For children, parents start as abstractions—they simply are. Then, they become objects of veneration. For a small child, a parent is akin to God. Adolescents, though, gradually learn that their parents may not actually be towers of strength. The dawning realization that one's parent has weaknesses and flaws, and may not even be a very good person, can be a painful process for someone transitioning out of childhood.

Such is the case with Rusty, the young narrator of The Bartender's Tale. When Rusty is six years old, his absent father snaps him up from the clutches of the indifferent aunt who had been his caretaker. In that moment, his father goes from being an unformed non-presence to something of a savior. Rusty finds himself growing up in 1960s Montana where his father, the titular bartender, runs the Medicine Lodge, a saloon that caters to the area's shepherds, rural folk so poor that they hock their boots and belt buckles to the bar so that they can keep drinking. Rusty's father takes frequent trips to Canada to sell the various valuables he acquires from his clientele of desperate drunks, and it soon becomes clear that his establishment is as much a pawn shop as it is a watering hole.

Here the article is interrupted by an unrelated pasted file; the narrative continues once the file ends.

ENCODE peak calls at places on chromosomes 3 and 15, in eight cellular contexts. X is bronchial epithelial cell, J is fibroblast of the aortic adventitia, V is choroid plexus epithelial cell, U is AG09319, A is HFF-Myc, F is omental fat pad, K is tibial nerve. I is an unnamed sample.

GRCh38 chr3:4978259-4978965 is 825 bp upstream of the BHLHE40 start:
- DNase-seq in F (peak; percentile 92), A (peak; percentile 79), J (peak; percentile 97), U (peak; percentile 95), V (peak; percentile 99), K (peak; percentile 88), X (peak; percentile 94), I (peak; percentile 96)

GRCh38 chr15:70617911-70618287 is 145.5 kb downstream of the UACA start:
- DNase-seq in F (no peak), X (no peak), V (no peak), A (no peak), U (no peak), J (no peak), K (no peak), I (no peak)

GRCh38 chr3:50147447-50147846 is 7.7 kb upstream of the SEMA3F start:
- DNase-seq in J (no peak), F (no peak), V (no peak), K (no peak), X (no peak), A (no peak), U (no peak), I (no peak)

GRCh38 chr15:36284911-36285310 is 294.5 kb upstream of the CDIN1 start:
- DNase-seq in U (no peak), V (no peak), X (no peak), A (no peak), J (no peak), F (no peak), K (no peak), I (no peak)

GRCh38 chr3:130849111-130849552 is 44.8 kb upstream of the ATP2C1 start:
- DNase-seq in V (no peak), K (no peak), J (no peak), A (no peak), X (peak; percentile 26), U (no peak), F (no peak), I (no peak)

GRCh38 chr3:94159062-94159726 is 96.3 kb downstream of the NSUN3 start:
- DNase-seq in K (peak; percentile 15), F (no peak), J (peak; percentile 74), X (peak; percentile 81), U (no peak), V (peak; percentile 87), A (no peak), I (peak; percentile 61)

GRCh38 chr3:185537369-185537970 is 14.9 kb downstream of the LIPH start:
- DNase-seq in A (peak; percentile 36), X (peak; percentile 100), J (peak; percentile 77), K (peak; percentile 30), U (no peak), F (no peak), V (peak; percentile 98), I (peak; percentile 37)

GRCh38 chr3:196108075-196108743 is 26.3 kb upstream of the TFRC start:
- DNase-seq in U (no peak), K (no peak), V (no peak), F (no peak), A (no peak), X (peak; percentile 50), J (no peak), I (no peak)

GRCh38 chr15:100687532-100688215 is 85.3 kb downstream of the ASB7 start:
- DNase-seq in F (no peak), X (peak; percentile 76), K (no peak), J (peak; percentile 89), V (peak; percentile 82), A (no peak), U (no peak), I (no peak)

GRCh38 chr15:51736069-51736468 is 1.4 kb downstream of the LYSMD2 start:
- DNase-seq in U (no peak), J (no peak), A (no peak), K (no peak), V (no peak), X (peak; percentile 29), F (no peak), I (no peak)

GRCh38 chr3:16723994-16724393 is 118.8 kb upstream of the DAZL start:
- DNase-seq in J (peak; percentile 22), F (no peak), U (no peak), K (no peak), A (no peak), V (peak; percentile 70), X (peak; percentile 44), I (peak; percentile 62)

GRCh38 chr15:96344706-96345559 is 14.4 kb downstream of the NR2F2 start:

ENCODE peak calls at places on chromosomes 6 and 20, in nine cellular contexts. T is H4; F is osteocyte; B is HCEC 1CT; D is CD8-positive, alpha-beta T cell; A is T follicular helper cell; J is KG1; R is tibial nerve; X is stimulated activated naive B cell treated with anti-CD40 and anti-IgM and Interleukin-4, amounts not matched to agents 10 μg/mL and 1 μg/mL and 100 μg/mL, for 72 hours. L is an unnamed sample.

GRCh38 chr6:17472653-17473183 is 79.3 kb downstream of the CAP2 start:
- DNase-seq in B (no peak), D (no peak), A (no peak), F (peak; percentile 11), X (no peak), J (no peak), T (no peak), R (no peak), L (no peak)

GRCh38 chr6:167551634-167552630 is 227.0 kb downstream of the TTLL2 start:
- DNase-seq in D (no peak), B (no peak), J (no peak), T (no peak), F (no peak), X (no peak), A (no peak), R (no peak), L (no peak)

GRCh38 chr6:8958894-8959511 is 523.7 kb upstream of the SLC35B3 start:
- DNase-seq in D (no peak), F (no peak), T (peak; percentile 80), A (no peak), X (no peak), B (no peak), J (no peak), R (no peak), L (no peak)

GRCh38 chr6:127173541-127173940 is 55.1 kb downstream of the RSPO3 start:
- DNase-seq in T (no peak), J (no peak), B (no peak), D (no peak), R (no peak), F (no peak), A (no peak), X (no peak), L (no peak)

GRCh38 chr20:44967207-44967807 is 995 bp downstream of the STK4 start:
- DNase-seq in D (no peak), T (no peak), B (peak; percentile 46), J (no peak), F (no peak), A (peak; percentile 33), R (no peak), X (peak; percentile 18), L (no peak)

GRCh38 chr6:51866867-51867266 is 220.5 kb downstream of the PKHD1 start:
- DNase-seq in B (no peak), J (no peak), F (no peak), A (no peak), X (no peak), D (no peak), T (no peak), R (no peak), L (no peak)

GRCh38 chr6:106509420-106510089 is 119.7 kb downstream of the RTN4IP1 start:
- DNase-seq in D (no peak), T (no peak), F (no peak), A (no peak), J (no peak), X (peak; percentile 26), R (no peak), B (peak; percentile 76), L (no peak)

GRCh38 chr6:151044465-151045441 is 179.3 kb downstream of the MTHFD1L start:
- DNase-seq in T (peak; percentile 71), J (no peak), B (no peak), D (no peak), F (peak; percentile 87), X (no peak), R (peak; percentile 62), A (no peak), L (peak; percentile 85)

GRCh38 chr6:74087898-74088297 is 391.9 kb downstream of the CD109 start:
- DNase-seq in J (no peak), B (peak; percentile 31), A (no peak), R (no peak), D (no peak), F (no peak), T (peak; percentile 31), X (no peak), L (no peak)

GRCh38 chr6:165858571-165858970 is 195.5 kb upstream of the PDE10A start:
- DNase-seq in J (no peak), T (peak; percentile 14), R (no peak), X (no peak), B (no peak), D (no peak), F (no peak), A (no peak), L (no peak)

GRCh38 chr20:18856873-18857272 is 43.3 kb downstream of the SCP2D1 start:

Given the setting and time period, I kept expecting The Bartender's Tale to lapse into sentimentality or mere nostalgia, but Doig is able to evoke boyhood in a bygone age by making that age seem lived-in rather than idealized. He's also able to effectively paint a picture of a man who makes a lot of his money off the alcoholism of others without having that portrayal descend into hand-wringing. By the end of the book, Rusty learns of his father's faults, but that doesn't make his father a villain—instead, he learns that his father (previously an abstraction, previously a savior) is human.

The Bartender's Tale has its share of contrivances and one-note characters. In particular, a nerdy historian character has a few eyeroll-inducing bits of dialogue. But I found myself speeding through it, eager to spend more time at the Medicine Lodge, more time with Rusty, and more time with Doig's easygoing prose.